Hi Blog. Sakanaka Hidenori, head of the Japan Immigration Policy Institute and author of Nyuukan Senki (his experiences within Japan’s Immigration Bureau), has just had his most recent paper translated into English. Debito.org is proud to feature this paper downloadable in full here, with an excerpt immediately below.
Sakanaka-san has written for Debito.org before, and his 2007 work, “A New Framework for Japan’s Immigration Policies” can be found here. He has taken great efforts to encourage immigration policy within Japan (his prognosis on “Big Japan vs. Small Japan” is worth considering).
Now for his latest, translated by Kalu Obuka. Excerpt, then full download. Arudou Debito in Sapporo
Towards a Japanese-style Immigration Nation
Japan Immigration Policy Institute
Executive Director SAKANAKA Hidenori
Translated by Kalu Obuka
1 Policies towards non-Japanese in a shrinking society 9
2 Robots to the rescue? 11
3 Immigrants will save Japan 13
4 Getting revolutionary immigration policies on the political agenda 16
5 Envisioning a Japanese-style immigration policy 20
6 10 million immigrants: A strategy for building a new Japan 24
7 Immigration policies that develop human resources 30
8 Successful policies towards foreign students,
successful policies towards immigration 34
9 Corporate social responsibility 36
10 Revitalising Japanese farmland with 50,000 immigrants 39
11 Multiethnic societies are “spicy” societies 43
12 The demographic crisis: an opportunity to create a multiethnic nation 45
13 The development of social workers for immigrants is essential 49
14 Japanese language education and multiethnic education 51
15 The Japanese can create a multiethnic society 56
16 50 years later: An illustration of an immigrant nation 58
Full 64-page Word file from
As the population crisis deepens Japanese youth, perhaps due to increasing uncertainty about the future, are in a state of malaise. I hear that the number of Japanese who choose to study overseas has fallen. Indeed it certainly seems as though the number of young people with an interest in the world has dropped, while the number of those who choose to shut themselves up within Japan’s borders has risen. I wonder if in the age of population decline Japan is becoming an insular country.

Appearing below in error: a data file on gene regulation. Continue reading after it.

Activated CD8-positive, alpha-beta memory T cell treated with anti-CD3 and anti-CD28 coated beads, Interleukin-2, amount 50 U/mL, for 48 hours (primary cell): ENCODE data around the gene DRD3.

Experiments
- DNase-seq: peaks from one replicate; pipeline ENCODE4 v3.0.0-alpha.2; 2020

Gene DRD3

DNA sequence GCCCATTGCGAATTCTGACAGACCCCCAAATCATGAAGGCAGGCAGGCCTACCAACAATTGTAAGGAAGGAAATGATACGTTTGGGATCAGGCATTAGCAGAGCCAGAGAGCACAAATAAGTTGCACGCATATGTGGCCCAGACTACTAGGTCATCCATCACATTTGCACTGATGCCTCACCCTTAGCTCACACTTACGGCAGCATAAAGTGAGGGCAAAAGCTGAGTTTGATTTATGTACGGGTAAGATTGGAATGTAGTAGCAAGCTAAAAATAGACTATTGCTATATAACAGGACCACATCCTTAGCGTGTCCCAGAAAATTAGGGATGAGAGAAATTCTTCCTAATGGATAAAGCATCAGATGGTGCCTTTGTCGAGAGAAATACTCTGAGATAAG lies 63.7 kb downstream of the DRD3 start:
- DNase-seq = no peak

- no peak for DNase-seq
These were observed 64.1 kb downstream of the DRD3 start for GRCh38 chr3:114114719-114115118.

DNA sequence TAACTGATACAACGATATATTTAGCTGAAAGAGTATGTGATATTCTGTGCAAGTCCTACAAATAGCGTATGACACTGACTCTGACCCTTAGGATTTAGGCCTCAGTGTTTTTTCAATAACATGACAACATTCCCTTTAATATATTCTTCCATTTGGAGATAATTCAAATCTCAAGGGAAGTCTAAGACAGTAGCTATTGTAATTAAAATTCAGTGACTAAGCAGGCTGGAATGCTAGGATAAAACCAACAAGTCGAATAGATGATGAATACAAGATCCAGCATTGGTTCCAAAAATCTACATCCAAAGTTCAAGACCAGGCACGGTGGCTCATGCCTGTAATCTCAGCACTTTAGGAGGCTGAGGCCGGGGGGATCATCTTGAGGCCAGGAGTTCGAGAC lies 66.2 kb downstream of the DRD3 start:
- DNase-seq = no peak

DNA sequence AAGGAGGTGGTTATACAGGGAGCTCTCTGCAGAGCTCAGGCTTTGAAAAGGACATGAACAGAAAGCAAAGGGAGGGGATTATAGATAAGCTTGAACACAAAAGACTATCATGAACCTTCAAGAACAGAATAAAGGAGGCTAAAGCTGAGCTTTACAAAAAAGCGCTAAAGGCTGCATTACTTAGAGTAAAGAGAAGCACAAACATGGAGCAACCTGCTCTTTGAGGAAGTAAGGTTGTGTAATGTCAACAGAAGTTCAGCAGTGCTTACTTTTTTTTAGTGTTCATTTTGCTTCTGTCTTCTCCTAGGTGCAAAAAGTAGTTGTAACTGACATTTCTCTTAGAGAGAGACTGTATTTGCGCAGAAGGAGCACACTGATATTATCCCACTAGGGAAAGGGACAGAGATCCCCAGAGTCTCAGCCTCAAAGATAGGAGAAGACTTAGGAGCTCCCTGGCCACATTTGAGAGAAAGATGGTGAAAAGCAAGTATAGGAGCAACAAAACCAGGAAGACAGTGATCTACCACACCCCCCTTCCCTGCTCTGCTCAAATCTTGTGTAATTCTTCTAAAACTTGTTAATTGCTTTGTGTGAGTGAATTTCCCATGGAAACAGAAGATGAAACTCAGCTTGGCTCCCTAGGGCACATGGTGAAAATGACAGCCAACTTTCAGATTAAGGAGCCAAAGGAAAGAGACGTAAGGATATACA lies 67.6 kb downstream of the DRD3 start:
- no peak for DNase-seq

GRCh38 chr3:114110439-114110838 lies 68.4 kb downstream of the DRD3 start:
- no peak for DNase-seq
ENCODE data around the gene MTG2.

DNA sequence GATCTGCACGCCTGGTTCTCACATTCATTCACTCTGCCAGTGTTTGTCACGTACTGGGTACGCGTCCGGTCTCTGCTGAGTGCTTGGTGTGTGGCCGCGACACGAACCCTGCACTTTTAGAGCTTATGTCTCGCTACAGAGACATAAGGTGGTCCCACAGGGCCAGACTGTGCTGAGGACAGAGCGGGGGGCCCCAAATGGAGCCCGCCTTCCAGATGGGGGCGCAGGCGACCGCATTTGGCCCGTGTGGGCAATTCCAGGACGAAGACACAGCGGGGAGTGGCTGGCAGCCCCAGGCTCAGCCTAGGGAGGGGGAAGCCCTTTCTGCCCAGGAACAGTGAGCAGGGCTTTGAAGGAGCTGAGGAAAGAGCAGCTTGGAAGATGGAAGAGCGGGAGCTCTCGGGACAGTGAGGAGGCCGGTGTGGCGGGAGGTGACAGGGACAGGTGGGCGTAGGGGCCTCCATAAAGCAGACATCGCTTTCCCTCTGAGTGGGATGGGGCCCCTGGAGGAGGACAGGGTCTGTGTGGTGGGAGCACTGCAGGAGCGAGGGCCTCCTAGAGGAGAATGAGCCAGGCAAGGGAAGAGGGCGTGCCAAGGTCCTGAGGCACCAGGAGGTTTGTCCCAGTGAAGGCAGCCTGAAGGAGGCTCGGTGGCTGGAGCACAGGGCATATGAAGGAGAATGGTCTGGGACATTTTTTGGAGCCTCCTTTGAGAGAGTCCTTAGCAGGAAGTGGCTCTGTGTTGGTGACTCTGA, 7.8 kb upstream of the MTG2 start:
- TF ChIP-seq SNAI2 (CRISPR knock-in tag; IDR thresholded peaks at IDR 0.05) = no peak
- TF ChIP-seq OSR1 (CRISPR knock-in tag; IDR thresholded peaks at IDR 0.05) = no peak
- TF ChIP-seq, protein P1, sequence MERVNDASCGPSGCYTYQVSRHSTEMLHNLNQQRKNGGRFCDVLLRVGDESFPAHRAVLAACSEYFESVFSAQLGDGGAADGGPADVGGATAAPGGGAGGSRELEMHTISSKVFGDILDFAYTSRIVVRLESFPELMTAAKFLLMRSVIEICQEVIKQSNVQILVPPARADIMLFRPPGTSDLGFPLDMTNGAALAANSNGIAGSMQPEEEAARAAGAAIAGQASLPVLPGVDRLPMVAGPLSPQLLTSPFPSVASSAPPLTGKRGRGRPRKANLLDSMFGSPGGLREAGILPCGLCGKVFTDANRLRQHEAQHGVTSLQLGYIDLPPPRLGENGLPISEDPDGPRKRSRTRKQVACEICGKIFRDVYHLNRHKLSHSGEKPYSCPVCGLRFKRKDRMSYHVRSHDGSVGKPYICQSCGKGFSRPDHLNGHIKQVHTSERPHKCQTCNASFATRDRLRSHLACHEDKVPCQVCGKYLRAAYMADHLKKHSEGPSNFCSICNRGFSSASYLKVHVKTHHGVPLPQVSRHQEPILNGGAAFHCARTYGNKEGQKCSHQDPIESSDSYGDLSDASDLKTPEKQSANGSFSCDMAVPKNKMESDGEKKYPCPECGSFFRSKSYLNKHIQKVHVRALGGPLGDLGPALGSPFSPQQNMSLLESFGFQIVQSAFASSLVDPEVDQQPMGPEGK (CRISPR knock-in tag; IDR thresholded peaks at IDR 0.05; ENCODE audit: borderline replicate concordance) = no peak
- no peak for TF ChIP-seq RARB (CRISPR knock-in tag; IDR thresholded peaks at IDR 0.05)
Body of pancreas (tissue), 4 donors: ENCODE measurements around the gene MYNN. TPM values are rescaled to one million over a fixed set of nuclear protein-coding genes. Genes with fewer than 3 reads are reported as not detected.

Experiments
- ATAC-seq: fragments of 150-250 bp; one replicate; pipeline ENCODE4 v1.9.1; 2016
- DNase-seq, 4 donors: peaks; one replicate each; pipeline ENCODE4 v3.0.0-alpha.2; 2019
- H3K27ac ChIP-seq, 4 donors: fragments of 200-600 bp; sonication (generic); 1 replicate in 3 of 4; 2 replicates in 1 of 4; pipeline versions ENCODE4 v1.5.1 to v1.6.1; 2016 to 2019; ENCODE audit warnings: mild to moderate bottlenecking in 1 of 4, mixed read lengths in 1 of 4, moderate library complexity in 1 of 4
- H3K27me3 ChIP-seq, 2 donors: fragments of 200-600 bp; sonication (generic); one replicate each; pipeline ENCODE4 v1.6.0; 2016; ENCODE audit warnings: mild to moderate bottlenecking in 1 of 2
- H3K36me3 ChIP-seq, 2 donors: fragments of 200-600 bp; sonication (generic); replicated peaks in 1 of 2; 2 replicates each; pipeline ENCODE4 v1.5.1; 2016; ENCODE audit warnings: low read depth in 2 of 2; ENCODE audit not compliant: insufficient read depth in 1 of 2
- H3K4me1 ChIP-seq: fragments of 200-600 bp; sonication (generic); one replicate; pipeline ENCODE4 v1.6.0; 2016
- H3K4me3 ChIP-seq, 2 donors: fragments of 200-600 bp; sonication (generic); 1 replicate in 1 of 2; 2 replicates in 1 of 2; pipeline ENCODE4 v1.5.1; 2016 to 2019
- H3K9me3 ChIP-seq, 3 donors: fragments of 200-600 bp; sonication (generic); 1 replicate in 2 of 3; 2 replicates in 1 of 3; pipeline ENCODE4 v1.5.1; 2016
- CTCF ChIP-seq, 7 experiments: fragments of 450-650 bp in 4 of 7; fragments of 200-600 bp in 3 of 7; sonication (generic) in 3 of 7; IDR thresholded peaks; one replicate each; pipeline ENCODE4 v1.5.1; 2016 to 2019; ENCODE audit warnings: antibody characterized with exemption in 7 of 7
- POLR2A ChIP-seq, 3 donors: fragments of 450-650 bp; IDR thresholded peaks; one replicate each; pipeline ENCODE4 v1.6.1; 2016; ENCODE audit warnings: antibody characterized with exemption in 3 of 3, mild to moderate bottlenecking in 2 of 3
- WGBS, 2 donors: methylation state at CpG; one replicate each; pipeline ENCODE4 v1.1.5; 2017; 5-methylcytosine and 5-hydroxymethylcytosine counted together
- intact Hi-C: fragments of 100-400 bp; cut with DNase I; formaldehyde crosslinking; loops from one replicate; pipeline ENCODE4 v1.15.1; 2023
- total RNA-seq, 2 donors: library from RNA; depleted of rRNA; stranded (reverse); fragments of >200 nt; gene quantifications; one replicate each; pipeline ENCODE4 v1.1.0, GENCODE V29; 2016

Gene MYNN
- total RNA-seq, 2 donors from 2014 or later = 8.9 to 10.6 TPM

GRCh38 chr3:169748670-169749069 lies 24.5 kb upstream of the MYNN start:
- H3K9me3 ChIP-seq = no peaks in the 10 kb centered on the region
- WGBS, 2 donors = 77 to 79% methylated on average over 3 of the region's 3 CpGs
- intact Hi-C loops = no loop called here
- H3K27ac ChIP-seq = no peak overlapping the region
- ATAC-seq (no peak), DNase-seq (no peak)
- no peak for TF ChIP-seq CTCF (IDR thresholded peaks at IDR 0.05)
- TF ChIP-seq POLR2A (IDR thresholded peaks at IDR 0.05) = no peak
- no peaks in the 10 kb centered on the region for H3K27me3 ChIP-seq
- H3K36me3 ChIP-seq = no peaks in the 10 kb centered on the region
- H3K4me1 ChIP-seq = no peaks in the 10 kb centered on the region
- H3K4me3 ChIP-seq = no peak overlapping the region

What can be done to tackle the population crisis and offer hope for a bright future? I believe the answer to that question is to open the doors to immigrants, and entrust our younger generations with the dream of a multiethnic society. This ideal society will stir up the passions of young Japanese. Over several years, my desire to provide a national vision that could captivate young people from Japan, and across the world has culminated in this work. What is presented here is a concept for accepting ten million immigrants over the next fifty years, tackling the problems of our low fertility rate, and rapidly aging population by building a new nation with immigrants.
Should this concept be made a reality, we can expect the cooperation of an additional ten million young people, which ought to significantly ease the burden the aging of our population will place on those under thirty. Immigrants will be thought of as comrades by the birth decline generation, who would be forced to drastically adapt to our population crisis. Immigrants will not simply be brought in to rescue us from population crisis however, they are also the driving force that will change us from a country will high levels of homogeneity to a country rich with diversity.
What I most want to emphasise is that we must create a country that can give dreams to immigrants if we are to revive Japan by opening the doors to immigration. My vision has received support from elites in every field who are concerned about the fate of the nation and society. The Japan Immigration Policy Institute was formed as a base from which the work needed to achieve this vision could be carried out.
We are building a new Japan. Working towards a revolution similar to the Meiji Restoration. In order to be successful, this kind of project requires those in their twenties and thirties to rise to action, like Takasugi Shinsaku and Sakamoto Ryoma did during the Bakumatsu period (1853-1868). I am waiting for a Japanese generation X to open up a path to the future.
This book is an immigrant nation manifesto. It will discuss the process of forming Japanese-style immigration policy, and its future prospects, the synthesis of an immigrant nation, the specific mechanisms through which immigrants will be accepted, and a vision of the Japanese immigration nation of the future.
The people I most want to read this book are the immigrants who will work hand in hand with the younger generation to establish a multiethnic society. Should this booklet succeed in acting as a guiding light to a Japanese nation of immigrants, I would be overjoyed.
Executive Director Japan Immigration Policy Institute.
Full 64-page Word file from